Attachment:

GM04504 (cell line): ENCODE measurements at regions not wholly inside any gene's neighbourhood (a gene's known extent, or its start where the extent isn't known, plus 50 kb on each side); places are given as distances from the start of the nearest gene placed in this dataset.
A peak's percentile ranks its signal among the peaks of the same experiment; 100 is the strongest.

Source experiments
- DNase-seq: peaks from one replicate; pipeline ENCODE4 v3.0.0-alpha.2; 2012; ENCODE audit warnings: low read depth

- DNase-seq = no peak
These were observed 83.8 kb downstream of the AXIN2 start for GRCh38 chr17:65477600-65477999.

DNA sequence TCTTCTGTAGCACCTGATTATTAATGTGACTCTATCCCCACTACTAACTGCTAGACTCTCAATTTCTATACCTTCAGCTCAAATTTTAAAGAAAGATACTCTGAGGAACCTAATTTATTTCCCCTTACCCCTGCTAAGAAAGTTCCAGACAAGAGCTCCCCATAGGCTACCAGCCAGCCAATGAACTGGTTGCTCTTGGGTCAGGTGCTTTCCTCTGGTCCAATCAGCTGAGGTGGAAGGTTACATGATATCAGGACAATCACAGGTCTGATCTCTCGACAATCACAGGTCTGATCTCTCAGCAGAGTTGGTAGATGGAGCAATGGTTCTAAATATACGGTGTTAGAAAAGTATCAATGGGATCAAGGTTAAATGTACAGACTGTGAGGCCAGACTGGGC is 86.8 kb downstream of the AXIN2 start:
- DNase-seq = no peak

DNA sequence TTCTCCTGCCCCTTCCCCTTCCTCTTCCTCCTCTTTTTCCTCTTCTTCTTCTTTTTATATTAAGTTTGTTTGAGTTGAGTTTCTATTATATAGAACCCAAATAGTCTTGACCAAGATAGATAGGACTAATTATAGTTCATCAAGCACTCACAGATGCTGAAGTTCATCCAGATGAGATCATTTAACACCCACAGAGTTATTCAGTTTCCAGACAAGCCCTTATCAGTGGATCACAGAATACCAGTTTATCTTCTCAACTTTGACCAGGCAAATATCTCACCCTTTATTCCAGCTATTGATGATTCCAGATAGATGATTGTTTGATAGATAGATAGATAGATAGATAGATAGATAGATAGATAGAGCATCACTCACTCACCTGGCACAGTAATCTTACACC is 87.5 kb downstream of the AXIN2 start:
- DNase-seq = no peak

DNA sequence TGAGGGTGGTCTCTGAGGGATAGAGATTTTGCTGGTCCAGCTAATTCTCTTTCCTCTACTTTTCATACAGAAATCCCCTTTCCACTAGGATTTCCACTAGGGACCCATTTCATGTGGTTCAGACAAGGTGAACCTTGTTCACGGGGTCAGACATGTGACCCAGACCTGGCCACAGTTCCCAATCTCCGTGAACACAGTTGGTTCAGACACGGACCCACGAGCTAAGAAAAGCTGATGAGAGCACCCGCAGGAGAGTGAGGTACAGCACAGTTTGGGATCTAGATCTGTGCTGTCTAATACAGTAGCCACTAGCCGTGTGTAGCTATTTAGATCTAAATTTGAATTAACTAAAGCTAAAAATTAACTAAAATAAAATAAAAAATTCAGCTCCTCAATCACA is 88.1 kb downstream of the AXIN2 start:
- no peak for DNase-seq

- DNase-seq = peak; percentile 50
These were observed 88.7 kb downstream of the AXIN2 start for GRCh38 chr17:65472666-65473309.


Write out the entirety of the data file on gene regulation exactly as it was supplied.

GM04504 (cell line): ENCODE measurements at regions not wholly inside any gene's neighbourhood (a gene's known extent, or its start where the extent isn't known, plus 50 kb on each side); places are given as distances from the start of the nearest gene placed in this dataset.
A peak's percentile ranks its signal among the peaks of the same experiment; 100 is the strongest.

Source experiments
- DNase-seq: peaks from one replicate; pipeline ENCODE4 v3.0.0-alpha.2; 2012; ENCODE audit warnings: low read depth

- DNase-seq = no peak
These were observed 83.8 kb downstream of the AXIN2 start for GRCh38 chr17:65477600-65477999.

DNA sequence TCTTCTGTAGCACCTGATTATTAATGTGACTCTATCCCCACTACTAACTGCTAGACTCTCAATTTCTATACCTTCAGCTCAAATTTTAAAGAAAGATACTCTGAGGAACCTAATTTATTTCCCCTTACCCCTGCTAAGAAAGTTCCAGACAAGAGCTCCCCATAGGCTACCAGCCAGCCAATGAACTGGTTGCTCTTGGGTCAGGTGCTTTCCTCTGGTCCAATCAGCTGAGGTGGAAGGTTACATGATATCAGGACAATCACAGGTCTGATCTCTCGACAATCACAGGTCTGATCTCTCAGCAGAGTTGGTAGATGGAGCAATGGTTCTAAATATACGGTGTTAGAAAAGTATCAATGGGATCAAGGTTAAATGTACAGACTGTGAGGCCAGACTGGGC is 86.8 kb downstream of the AXIN2 start:
- DNase-seq = no peak

DNA sequence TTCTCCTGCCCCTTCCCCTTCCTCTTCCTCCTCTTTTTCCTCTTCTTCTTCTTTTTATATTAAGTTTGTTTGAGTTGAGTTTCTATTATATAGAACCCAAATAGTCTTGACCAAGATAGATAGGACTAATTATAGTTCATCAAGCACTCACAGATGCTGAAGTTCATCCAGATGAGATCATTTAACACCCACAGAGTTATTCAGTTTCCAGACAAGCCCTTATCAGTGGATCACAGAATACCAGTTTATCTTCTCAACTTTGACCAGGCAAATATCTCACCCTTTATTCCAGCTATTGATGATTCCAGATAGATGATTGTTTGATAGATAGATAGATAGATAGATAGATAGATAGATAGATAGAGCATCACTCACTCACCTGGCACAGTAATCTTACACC is 87.5 kb downstream of the AXIN2 start:
- DNase-seq = no peak

DNA sequence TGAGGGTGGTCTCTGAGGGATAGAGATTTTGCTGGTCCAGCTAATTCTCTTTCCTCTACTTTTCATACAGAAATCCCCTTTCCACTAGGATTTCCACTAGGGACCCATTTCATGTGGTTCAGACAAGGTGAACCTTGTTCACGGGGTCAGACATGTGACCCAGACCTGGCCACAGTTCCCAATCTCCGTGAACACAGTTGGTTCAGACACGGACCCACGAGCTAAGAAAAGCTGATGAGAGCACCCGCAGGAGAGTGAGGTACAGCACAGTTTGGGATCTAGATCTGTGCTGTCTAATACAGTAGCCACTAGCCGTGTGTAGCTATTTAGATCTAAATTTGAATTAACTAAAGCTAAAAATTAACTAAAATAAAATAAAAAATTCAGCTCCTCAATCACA is 88.1 kb downstream of the AXIN2 start:
- no peak for DNase-seq

- DNase-seq = peak; percentile 50
These were observed 88.7 kb downstream of the AXIN2 start for GRCh38 chr17:65472666-65473309.